In our study, barnacles were settled on silicone substrates, which enabled them to be removed intact. Individuals with broken shells were excluded from analysis, and therefore the response to pH described here reflects only adhesive and cohesive properties of the adhesive plaque. When barnacles were settled on hydrophilic glass beakers, the force required to shear the barnacles from the glass was actually enhanced in barnacles exposed to reduced pH (McDonald et al., 2009). In this case, all barnacles broke upon removal. On hydrophilic substrates, mechanical properties of the shell plates are weaker than the adhesive bond between the glue layer and the substrate, and therefore shear removal measurements reflect integrity of the lower shell plates where the force is applied. McDonald et al. (2009) suggest that thickening of the growing edge of the barnacle was responsible for the observed difference in shear removal force. Clearly surface chemistry, and hence whether failure will occur within the adhesive layer or within the shell plates, will mediate the effect of seawater pH on attachment tenacity. Assessments of barnacle responses to varied pH when grown on substrates that naturally occur in the marine environment may shed light on if OA will affect attachment ability in the field.

Shell Formation

Consistent with what was found previously for A. amphitrite (McDonald et al., 2009), reduced seawater pH resulted in elevated shell formation. We found that even a moderate reduction in seawater pH (to pHT 7.78) resulted in greater shell mass as compared to the pHT 8.01 control. After 13 weeks growth, barnacle base plates were larger at reduced pH. Thickness of shell plates, measured directly on cross-sectioned shells, was not affected by seawater pH, although thickness of the parietal plates did tend to increase with decreasing pH. Enhanced shell formation at reduced seawater pH has been documented in several other crustaceans (i.e., Callinectes sapidus, Penaeus plebejus, Homarus americanus: Ries et al., 2009). Given that bicarbonate ion concentration increases under OA (increased pCO2), enhanced growth in crustaceans may stem from their ability to utilize bicarbonate in the mineralization process (Cameron and Wood, 1985; Whiteley, 2011; Roleda et al., 2012). Enhanced growth though, is not universal in crustaceans (e.g., mixed growth responses have been observed in A. improvisus and S. balanoides: Findlay et al., 2010b; Pansch et al., 2014) and likely depends on an individual’s capacity to mitigate the stress of reduced pH (see Section “Physiology”).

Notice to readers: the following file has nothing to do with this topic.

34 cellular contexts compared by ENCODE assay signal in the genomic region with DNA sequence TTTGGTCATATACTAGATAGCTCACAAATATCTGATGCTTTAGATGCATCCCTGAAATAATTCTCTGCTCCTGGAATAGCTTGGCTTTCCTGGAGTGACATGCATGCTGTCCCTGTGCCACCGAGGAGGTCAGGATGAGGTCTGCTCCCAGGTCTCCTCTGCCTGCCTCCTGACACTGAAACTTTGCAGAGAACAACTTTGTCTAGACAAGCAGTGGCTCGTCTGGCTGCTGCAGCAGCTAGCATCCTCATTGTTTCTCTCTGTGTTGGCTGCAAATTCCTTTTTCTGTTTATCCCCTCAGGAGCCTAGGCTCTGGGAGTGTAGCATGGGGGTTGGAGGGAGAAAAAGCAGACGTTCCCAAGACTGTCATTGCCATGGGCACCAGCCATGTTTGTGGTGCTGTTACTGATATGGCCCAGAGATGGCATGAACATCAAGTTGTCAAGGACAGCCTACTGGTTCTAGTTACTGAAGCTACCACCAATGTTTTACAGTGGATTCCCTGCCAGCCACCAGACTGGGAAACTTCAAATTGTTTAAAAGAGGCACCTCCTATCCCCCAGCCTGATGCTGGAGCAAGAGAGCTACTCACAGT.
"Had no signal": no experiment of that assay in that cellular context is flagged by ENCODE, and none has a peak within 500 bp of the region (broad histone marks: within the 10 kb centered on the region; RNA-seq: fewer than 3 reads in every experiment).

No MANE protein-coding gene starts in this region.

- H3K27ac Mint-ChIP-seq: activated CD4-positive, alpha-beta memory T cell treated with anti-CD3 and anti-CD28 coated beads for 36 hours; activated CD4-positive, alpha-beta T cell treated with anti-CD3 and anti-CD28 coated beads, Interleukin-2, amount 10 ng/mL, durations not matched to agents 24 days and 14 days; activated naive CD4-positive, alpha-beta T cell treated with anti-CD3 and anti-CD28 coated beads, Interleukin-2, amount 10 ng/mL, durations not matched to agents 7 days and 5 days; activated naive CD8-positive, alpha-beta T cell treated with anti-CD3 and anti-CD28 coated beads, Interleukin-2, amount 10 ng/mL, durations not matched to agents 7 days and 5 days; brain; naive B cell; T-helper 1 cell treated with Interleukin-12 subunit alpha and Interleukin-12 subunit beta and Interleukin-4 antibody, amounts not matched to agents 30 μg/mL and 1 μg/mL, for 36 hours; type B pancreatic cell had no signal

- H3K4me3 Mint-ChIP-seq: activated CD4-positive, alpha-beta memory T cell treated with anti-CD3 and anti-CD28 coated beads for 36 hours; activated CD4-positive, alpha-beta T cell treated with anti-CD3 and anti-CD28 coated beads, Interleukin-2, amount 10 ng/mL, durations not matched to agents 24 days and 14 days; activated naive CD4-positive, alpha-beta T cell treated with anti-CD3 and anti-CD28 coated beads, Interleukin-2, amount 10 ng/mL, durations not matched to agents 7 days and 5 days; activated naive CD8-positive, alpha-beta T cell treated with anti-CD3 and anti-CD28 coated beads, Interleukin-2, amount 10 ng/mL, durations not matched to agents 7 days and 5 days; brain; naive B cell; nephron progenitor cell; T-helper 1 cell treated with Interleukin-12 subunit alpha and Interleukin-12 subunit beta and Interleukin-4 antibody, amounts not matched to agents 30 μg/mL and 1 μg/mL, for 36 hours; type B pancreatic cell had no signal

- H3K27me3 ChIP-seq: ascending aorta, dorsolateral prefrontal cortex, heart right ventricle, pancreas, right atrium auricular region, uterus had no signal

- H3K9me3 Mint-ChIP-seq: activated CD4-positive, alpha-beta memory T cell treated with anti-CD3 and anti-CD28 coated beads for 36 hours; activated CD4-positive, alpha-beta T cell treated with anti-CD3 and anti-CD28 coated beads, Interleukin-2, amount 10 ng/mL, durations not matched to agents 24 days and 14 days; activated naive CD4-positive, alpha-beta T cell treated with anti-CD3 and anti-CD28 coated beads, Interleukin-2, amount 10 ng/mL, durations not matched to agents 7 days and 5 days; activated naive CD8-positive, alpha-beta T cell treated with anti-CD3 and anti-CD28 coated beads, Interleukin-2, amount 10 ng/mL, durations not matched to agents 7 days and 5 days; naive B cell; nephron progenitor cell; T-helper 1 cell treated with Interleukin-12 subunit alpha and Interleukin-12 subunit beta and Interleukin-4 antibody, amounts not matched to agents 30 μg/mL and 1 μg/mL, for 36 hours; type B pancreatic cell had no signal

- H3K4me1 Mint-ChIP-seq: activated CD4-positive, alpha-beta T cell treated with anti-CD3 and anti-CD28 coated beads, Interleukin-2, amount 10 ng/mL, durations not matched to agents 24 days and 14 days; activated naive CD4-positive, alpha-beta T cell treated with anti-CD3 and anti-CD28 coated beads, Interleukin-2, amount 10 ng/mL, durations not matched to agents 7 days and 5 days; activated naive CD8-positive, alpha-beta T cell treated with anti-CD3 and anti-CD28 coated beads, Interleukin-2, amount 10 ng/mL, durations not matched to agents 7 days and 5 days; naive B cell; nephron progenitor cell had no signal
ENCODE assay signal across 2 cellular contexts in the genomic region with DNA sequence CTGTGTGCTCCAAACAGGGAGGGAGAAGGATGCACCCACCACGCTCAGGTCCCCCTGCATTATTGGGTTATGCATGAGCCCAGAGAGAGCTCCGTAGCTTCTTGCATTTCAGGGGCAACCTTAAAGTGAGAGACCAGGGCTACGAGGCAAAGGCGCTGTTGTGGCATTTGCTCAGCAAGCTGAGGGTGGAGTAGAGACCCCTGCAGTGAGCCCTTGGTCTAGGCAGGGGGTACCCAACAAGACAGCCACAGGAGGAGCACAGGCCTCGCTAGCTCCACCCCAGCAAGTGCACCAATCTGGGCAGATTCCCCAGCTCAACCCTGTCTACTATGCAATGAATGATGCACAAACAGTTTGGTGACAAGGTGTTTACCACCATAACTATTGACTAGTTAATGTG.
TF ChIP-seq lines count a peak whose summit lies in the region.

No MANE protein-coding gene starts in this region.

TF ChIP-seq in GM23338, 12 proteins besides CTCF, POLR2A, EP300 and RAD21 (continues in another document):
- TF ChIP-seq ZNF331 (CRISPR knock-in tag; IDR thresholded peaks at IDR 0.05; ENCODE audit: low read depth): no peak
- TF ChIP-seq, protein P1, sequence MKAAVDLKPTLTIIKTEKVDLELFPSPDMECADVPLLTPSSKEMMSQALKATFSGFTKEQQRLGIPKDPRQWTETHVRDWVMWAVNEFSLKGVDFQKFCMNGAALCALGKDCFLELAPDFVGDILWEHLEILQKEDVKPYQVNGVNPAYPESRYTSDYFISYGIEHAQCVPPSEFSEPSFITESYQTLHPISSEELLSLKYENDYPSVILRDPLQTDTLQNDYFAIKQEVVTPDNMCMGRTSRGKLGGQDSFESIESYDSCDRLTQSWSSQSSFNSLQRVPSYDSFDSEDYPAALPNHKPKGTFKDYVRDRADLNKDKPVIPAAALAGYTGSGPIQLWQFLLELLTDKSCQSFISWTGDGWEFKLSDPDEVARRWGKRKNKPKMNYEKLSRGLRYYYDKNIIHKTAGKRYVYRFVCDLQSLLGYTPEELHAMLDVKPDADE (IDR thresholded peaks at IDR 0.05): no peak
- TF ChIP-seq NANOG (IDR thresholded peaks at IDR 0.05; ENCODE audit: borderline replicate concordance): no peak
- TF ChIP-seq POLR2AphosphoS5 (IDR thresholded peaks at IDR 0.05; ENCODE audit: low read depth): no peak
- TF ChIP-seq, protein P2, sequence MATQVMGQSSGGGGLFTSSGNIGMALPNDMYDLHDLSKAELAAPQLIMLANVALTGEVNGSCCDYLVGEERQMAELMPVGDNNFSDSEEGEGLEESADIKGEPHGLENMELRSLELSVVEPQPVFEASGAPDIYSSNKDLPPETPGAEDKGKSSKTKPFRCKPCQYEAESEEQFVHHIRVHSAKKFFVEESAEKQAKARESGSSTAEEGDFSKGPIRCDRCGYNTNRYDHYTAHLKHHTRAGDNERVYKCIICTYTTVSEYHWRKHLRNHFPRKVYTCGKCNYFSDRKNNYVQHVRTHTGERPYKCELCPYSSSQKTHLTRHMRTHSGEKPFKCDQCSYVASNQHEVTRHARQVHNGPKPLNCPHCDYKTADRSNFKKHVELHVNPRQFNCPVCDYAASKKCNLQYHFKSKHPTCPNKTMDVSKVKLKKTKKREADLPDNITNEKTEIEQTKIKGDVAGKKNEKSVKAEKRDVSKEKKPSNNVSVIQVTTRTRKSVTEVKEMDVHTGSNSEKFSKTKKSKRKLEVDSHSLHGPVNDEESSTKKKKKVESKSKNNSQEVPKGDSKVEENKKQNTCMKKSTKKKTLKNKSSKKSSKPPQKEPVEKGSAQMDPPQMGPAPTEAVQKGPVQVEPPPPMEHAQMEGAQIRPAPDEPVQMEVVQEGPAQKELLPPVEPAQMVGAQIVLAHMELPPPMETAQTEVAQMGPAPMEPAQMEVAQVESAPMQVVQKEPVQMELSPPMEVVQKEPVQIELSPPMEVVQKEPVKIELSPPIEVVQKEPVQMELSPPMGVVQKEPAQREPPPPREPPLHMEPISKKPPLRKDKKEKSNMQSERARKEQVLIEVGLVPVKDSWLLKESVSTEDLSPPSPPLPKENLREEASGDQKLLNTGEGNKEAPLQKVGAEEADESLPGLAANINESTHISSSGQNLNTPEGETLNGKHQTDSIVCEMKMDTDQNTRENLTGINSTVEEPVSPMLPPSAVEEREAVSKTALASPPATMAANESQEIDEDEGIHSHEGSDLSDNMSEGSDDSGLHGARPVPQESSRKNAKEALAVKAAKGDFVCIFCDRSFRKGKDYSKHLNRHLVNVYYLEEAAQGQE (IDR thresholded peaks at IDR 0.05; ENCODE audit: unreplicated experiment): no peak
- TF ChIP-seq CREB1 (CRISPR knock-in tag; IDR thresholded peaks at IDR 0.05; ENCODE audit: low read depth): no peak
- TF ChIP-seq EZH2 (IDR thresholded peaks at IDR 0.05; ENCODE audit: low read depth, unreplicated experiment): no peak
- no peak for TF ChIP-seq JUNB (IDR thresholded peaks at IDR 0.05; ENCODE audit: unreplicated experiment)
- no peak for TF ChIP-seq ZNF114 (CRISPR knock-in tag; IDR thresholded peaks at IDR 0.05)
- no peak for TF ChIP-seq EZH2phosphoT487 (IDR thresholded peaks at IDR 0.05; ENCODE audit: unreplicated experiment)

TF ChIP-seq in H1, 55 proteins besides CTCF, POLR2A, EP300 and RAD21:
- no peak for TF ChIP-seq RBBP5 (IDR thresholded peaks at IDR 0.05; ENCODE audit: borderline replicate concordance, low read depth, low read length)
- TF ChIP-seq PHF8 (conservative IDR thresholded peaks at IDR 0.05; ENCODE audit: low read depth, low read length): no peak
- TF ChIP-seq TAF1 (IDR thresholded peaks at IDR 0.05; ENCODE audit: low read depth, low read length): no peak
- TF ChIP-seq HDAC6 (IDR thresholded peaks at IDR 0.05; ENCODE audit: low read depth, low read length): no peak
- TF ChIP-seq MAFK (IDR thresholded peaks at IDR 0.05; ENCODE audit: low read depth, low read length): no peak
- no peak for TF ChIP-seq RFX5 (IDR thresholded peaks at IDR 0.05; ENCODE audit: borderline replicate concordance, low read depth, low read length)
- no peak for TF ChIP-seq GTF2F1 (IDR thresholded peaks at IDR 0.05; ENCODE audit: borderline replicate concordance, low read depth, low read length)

Scanning electron microscopy imaging of cross-sectioned barnacle shells revealed that the shell plates were composed of crystals, with dimensions on the order of 1 μm. FTIR spectroscopy confirmed that these crystallites were composed of calcite with no other polymorphs of calcium carbonate present, and EDS spectroscopy identified both magnesium and strontium within the calcitic shell plates. Consistent with previous assessments of A. amphitrite shells, individual crystallites were irregular in shape, did not take on a uniform orientation, and the boundaries of larger crystals appear rough, suggestive of smaller crystallites on the surface of the larger crystals (Khalifa et al., 2011; Lewis et al., 2014). The organic matrix surrounding calcite crystals is composed of chitin, acidic proteins, and sulfate-rich polymers (Fernandez et al., 2002; Rodriguez-Navarro et al., 2006; Khalifa et al., 2011), and in A. amphitrite comprises approximately 2 wt% of the shell (Khalifa et al., 2011). We did not assess the organic matrix specifically in this study, but observations of a double peak at 1145 cm-1 in the FTIR spectrum (taken on whole, crushed shells) are suggestive of sulfate-rich polymers within the organic matrix (Khalifa et al., 2011).